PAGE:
Thursday, April 28, 2005

ADO to stand in Ivorian polls

For once, we have a possible good sign in the crisis in Côte d'Ivoire. Ivorian President Laurent Gbagbo has finally allowed prominent opposition leader Alasanne Dramane Ouattara to contest this October's presidential election.

Ouattara's presidential eligibility has long been a sticking point in the Ivorian political scene and is seen as emblematic of the alleged exclusion of northerners by southerners. Ouattara has been excluded from several presidential polls because of questions raised about his nationality; this despite the fact that he was the country's first ever prime minister and even served as acting president when the late head of state Félix Houphouët-Boigny was ill or out of the country.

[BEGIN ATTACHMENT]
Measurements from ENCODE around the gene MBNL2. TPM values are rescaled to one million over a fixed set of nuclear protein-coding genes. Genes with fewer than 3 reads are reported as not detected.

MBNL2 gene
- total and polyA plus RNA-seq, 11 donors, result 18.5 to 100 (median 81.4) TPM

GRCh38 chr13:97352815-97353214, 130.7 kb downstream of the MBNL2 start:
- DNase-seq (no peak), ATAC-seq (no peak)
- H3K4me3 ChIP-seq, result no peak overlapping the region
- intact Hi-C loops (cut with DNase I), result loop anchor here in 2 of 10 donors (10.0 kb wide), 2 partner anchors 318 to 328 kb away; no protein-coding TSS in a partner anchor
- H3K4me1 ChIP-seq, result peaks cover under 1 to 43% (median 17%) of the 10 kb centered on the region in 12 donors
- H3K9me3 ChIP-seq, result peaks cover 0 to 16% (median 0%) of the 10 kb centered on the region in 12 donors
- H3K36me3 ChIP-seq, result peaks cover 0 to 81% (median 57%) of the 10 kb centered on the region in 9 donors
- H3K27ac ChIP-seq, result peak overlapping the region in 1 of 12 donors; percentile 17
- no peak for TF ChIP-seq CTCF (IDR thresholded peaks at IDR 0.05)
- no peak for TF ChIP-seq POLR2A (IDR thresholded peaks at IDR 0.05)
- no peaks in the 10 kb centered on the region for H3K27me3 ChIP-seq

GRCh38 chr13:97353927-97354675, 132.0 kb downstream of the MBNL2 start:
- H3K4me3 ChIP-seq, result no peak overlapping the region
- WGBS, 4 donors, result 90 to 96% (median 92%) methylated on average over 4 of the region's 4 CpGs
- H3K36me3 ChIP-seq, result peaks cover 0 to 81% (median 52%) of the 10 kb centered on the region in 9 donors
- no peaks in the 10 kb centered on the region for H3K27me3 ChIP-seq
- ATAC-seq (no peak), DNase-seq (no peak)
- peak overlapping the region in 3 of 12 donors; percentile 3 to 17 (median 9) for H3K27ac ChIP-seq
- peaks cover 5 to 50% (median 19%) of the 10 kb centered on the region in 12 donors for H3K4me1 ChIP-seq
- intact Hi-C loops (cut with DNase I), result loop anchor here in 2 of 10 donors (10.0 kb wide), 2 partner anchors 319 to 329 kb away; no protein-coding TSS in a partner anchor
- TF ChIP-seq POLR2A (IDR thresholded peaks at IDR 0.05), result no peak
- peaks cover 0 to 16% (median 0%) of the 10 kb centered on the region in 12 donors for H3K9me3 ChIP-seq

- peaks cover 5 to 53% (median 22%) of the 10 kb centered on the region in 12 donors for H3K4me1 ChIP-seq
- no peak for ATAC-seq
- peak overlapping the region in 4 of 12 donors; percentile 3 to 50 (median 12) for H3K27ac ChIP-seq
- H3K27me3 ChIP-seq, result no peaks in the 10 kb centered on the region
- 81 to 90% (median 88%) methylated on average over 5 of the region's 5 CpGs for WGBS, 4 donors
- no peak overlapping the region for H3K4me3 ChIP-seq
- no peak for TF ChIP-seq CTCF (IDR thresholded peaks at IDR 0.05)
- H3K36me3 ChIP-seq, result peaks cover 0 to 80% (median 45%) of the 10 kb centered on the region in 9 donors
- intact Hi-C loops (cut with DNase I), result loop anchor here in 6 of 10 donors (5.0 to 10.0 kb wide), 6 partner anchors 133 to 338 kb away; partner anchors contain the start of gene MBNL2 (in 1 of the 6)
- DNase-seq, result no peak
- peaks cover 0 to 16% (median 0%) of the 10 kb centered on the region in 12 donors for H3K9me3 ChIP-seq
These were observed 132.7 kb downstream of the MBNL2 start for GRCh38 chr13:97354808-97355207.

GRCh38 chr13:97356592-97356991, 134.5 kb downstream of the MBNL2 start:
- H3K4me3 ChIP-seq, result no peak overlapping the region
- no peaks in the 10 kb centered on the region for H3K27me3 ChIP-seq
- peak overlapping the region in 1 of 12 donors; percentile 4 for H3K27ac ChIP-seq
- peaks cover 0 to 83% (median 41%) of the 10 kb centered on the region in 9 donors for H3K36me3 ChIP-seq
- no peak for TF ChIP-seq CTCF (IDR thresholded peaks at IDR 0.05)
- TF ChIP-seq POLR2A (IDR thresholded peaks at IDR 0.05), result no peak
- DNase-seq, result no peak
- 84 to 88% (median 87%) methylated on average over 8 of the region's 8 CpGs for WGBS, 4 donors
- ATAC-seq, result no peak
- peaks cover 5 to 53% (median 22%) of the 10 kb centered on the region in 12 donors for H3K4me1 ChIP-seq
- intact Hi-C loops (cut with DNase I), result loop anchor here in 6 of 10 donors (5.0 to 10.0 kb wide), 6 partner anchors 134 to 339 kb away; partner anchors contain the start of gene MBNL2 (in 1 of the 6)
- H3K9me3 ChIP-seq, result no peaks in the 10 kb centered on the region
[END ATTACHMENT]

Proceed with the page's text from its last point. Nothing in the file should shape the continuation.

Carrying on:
However, several years ago, the constitution was changed to mandate that any presidential candidate have two parents who were born in the Côte d'Ivoire (despite the fact that the country was a French colony back when any candidate's parents would've been born). This was done primarily to exclude Ouattara who was born in the Côte d'Ivoire as was one of his parents, but not the other. The nationality question is an explosive issue in the formerly prosperous country that has long been a magnet for immigrants from other West African countries.

Ouattara seemed underwhelmed by Gbagbo's gesture, noting that this was agreed several weeks ago at a summit in Pretoria. The announcement appears to be the result of pressure by South African President Thabo Mbeki (one wonders why he can't apply the same pressure to the equally destructive Zimbabwean regime).

Worringly, the former prime minister expressed concern that Gbagbo ordered the National Institute of Statistics [INS[ to prepare electoral lists. The INS is a government controlled organization whose head is appointed by Gbagbo. Ouatarra and his party naturally wanted the Independent Electoral Commission to organize the polls.

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